Don’t Be Bored: Russian Barons and Italian Punx
A Russian billionaire! Money laundering! Oil squandering! A nation hung up on Soviet-era political power games! Khodorkovsky is German director Cyril Tuschi’s largely flattering account of Mikhail Khodorkovsky—once the richest oligarch in Russia, but now just a guy who’s done time in Siberian and Finnish work camps. Khodorkovsky’s crimes? Fraud, tax evasion, money laundering, and oil theft—well, maybe. Tuschi’s film obviously favors the fallen billionaire, who was arrested in 2003—on a plane by a gang of hooded goons, no less—and sent back to the labor camps in a 2010 retrial. The 48-year-old baron claims he got locked up because he crossed Russian Prime Minister Vladimir Putin, first by re-entering politics to support a rival candidate after promising to quit, and later by blowing the whistle on corruption in Putin’s Kremlin. If you’re bored by political dick-measuring contests, never fear: The film also features some rather engrossing black-and-white animated segments, including one in which Khodorkovsky takes a Scrooge McDuckesque swim in a pile of gold coins. The film opens tonight and shows all week at E Street Cinema. $11. (Alex Baca)
Civilian Art Projects is behind this cool-looking late-night show at Warehouse Theater: Man Forever (ex-Oneida), Heavy Breathing (ex-The Apes), and Plasma Expander (from Italy) play the space at 10:30 p.m. Plus DJs. $10.
The Iranian Film Festival continues tonight and Sunday with two showings of Here Without Me, an adaptation of Tennessee Williams' The Glass Menagerie. 7 p.m. tonight and 2 p.m. Sunday at the Freer Gallery. Free.
All weekend, National Geographic is showing this year's Oscar-nominated foreign films; it starts this evening with a sold-out showing of A Separation, and continues Saturday and Sunday with Bullhead, Footnote, In Darkness, and Monsieur Lazhar. Visit Nat Geo's site for details.
The guys in Dead Milkmen didn’t come across as the bookworms of the so-called college rock scene. For most of the 1980s, singers Rodney Anonymous and Joe Jack Talcum were content to dish out material like “Bitchin’ Camaro” and “The Puking Song” to fans who were at the same level of sophistication. Then, in 1991, Hollywood Records came calling. It ranks as one of the more famous head-scratchers in the history of punxploitation, up there with The Circle Jerks’ 1994 major-label deal. Suddenly, The Dead Milkmen went legit. They dropped the gross-out humor. They took songwriting seriously. Not surprisingly, they totally flopped (as did The Circle Jerks). Turns out people like the dumb stuff. The Milkmen never got to be the next Blink-182 or LMFAO, but on this reunion tour—or maybe just in my dreams—they’re gunning for a second chance. Having followed cohorts Camper Van Beethoven and Mission of Burma out of retirement, the Milkmen are still acting like grown-ups—their 2011 album The King in Yellowreferences critical theory journal The Baffler—but if you ask nicely tonight, they just might play “Takin’ Retards to the Zoo.” 7 p.m. at U Street Music Hall. $18. (Mike Paarlberg)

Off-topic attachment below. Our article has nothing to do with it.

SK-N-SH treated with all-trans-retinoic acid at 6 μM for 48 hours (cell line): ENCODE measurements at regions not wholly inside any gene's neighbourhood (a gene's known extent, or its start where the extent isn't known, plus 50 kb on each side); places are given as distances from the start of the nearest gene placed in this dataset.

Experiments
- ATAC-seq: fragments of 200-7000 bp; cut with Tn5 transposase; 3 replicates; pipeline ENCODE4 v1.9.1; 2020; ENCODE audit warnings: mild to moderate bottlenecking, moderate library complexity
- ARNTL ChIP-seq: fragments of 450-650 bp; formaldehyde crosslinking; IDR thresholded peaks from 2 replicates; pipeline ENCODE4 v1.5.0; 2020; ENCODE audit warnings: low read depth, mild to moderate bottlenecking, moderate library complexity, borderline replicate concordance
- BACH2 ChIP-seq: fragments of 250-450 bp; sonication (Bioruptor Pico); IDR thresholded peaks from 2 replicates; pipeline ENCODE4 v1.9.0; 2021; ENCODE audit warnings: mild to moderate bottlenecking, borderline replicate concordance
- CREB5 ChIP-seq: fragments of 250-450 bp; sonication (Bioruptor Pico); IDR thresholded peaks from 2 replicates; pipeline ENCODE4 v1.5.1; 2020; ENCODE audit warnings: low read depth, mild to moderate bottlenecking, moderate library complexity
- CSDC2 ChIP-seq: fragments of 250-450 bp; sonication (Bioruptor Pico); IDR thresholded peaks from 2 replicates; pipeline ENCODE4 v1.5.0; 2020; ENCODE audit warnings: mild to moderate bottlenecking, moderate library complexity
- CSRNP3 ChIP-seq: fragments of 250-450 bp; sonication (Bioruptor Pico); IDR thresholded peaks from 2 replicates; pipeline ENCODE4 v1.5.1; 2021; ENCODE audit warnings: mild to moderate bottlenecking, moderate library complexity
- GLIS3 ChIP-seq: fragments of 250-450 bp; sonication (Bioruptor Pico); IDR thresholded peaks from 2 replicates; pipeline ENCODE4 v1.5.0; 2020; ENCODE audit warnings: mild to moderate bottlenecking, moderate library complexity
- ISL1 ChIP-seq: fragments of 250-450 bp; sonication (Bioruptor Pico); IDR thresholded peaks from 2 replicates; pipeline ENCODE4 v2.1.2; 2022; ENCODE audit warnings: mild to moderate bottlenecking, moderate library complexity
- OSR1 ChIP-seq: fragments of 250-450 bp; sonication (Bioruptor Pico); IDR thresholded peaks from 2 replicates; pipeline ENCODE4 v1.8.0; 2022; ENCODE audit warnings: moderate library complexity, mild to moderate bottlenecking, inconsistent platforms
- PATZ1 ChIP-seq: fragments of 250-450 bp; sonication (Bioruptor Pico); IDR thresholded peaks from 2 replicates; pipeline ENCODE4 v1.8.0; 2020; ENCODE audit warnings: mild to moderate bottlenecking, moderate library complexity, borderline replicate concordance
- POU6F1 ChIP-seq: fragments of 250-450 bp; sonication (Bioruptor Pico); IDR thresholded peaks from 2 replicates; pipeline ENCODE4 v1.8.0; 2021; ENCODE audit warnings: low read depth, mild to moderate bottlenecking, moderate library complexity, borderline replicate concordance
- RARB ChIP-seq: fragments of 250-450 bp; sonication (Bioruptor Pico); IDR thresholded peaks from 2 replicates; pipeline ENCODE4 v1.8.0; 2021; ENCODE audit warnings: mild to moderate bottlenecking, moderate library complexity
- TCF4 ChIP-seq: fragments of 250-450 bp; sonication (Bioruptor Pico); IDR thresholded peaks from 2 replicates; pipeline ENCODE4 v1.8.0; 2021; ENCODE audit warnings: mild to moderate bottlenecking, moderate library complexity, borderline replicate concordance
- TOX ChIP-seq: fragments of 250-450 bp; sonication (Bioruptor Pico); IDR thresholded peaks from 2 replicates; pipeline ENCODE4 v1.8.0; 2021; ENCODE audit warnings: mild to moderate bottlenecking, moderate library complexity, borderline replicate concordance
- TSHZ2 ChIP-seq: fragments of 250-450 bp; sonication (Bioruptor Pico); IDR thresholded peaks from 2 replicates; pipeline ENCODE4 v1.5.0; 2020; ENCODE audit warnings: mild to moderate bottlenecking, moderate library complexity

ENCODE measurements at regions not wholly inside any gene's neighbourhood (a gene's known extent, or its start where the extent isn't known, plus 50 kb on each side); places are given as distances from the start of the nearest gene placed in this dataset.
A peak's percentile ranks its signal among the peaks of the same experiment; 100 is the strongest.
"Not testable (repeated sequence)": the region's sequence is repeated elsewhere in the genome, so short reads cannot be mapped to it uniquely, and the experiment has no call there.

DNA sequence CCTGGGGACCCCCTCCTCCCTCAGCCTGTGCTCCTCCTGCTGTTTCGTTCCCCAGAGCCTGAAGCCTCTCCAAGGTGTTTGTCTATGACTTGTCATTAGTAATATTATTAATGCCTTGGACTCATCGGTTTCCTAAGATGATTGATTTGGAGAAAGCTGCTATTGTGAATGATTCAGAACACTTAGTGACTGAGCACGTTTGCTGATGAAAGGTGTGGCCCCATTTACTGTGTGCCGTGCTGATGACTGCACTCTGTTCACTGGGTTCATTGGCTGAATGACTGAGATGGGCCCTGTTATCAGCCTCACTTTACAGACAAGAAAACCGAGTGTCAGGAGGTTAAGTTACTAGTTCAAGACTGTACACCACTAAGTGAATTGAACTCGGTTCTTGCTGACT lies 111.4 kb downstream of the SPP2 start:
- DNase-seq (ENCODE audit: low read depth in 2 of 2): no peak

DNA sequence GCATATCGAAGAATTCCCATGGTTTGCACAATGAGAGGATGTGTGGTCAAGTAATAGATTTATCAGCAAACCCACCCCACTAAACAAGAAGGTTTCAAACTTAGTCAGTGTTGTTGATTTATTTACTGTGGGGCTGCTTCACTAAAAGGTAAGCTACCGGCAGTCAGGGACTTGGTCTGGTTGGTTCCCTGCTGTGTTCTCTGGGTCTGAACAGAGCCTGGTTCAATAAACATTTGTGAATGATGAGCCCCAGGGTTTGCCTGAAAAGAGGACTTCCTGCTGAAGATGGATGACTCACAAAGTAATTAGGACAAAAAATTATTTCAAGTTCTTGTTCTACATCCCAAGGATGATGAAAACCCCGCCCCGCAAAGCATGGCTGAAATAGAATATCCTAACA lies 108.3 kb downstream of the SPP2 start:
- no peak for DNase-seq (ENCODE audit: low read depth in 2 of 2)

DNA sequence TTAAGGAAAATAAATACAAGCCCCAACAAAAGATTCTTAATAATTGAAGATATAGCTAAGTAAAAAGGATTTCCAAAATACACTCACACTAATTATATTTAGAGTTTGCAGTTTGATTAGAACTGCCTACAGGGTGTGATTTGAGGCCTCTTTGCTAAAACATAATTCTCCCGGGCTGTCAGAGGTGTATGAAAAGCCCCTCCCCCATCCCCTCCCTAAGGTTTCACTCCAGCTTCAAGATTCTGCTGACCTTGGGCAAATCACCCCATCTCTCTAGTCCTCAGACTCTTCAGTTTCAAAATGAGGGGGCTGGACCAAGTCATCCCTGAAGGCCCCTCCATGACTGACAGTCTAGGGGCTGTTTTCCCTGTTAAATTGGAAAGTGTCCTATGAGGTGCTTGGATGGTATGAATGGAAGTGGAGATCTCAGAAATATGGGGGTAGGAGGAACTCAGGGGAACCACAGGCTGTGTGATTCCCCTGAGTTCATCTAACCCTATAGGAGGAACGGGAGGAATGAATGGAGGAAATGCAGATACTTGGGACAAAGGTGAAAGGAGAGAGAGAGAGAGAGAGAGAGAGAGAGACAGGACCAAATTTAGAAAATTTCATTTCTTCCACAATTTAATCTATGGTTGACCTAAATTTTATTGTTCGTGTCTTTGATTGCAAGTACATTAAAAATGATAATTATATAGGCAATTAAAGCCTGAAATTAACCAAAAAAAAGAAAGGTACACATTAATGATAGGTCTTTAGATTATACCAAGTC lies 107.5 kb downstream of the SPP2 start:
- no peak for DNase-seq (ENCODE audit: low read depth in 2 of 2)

Saturday and Sunday, Daniel Burkholder and Sharon Mansur perform "Sightlines," an evening-length piece that comes recommended from City Paper dance writer Amanda Abrams: "Longtime collaborators and improvisers extraordinaire, Burkholder and Mansur are silky dancers who fill a space with movement that’s alternately athletic and subtle, but always contains an element of watchfulness," wrote Abrams in last week's Spring Arts Guide. The duo performs Saturday at 8 p.m. and Sunday at 4 p.m. at Dance Place. $22.
Also on Saturday: A free show of vibey guitar tones at Red Onion Books and Records, courtesy local dude Insect Factory and New York's Luciernaga. 6 p.m.
You don’t need to be Iranian to appreciate the classical music of Homayoun Shajarian and Hesar Ensemble. The 36-year-old Shajarian started young, singing alongside his famous vocalist father Mohammad Reza Shajarian at age 10, and went on to study the fiddle-like kamancheh at the Tehran Conservatory of Music. After years performing behind his father, Shajarian finally stepped to the front of the stage on the 2001 Masters of Persian Music tour. Non-Farsi speakers should cast aside any fears of a language barrier: His dramatic, operatic delivery, combined with his ensemble’s urgent percussion and strings, bears cross-cultural appeal. That’s not to say he plays pop—his is modal music that does not use chords in the Western sense. But it is not atonal. In fact, Shajarian’s mournful vocal style has a lot in common with that of Jewish cantors. Although some might differ in their interpretations of Shajarian’s genre, most would agree that he’s one of its leading lights. 8 p.m. at the Lisner Auditorium. $45–$65. (Steve Kiviat)